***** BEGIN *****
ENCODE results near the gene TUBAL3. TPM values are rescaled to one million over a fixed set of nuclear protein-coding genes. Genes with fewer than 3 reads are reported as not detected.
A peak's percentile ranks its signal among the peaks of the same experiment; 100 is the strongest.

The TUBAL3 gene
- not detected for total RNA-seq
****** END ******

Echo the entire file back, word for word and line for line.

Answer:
ENCODE results near the gene TUBAL3. TPM values are rescaled to one million over a fixed set of nuclear protein-coding genes. Genes with fewer than 3 reads are reported as not detected.
A peak's percentile ranks its signal among the peaks of the same experiment; 100 is the strongest.

The TUBAL3 gene
- not detected for total RNA-seq